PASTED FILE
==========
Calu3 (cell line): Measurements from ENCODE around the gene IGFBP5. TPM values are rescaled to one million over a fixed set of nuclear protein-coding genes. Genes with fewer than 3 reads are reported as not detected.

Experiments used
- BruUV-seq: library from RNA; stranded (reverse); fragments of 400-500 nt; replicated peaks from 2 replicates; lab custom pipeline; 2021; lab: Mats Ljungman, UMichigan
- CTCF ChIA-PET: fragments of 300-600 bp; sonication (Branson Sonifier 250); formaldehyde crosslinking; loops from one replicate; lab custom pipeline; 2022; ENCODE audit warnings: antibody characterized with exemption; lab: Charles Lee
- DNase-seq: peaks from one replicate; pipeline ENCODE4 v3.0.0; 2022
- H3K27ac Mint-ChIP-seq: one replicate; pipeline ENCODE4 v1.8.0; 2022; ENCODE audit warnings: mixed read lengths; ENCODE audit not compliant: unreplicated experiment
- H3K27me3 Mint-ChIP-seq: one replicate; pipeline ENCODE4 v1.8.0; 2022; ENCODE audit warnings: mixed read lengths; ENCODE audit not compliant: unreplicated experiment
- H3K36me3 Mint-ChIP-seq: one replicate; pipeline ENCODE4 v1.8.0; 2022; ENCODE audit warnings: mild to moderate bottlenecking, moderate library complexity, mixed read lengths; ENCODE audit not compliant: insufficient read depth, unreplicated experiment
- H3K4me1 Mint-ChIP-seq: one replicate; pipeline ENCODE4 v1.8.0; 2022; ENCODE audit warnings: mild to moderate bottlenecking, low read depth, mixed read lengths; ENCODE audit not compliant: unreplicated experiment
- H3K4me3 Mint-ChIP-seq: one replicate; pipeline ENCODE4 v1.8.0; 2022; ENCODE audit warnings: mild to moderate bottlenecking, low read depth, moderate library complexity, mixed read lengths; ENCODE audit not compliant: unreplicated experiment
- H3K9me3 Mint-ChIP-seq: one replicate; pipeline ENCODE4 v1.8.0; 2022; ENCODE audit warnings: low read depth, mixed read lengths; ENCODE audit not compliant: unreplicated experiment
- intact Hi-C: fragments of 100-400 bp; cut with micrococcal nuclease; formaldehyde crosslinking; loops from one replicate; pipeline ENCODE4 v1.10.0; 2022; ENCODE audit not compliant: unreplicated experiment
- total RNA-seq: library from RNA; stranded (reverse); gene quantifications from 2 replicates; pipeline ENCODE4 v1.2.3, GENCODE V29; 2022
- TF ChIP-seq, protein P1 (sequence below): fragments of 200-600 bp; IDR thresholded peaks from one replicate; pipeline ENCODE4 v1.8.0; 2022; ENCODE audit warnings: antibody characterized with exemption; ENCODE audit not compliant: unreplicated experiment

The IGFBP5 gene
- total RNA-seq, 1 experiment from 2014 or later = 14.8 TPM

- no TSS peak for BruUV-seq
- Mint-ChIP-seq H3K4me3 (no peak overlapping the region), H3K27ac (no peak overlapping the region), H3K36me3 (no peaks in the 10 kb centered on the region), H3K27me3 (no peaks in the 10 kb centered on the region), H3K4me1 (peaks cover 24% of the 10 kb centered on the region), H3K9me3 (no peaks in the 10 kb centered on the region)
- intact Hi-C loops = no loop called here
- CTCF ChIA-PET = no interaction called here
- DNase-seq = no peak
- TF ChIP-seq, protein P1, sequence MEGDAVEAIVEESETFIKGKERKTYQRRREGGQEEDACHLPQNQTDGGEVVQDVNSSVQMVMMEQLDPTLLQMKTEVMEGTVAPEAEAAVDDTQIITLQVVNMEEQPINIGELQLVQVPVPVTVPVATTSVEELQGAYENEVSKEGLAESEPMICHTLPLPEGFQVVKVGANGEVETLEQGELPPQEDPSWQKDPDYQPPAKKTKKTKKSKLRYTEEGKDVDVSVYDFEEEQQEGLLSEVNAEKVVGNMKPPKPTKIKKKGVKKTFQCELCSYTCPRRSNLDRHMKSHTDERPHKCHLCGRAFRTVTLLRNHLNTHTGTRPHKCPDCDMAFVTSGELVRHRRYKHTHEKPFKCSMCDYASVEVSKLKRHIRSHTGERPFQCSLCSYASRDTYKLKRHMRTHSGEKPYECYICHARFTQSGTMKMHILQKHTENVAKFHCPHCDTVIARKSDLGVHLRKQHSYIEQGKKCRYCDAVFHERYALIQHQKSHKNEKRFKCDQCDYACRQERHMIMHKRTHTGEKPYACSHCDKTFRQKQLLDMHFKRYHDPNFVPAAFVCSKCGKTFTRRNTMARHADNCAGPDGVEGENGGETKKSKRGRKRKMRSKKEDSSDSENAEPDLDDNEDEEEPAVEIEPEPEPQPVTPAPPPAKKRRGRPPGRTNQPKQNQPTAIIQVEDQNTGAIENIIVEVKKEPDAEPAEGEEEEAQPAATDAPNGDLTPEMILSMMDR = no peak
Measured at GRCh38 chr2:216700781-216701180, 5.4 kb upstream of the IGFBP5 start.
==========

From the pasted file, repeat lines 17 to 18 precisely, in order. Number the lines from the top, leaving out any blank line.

- no TSS peak for BruUV-seq
- Mint-ChIP-seq H3K4me3 (no peak overlapping the region), H3K27ac (no peak overlapping the region), H3K36me3 (no peaks in the 10 kb centered on the region), H3K27me3 (no peaks in the 10 kb centered on the region), H3K4me1 (peaks cover 24% of the 10 kb centered on the region), H3K9me3 (no peaks in the 10 kb centered on the region)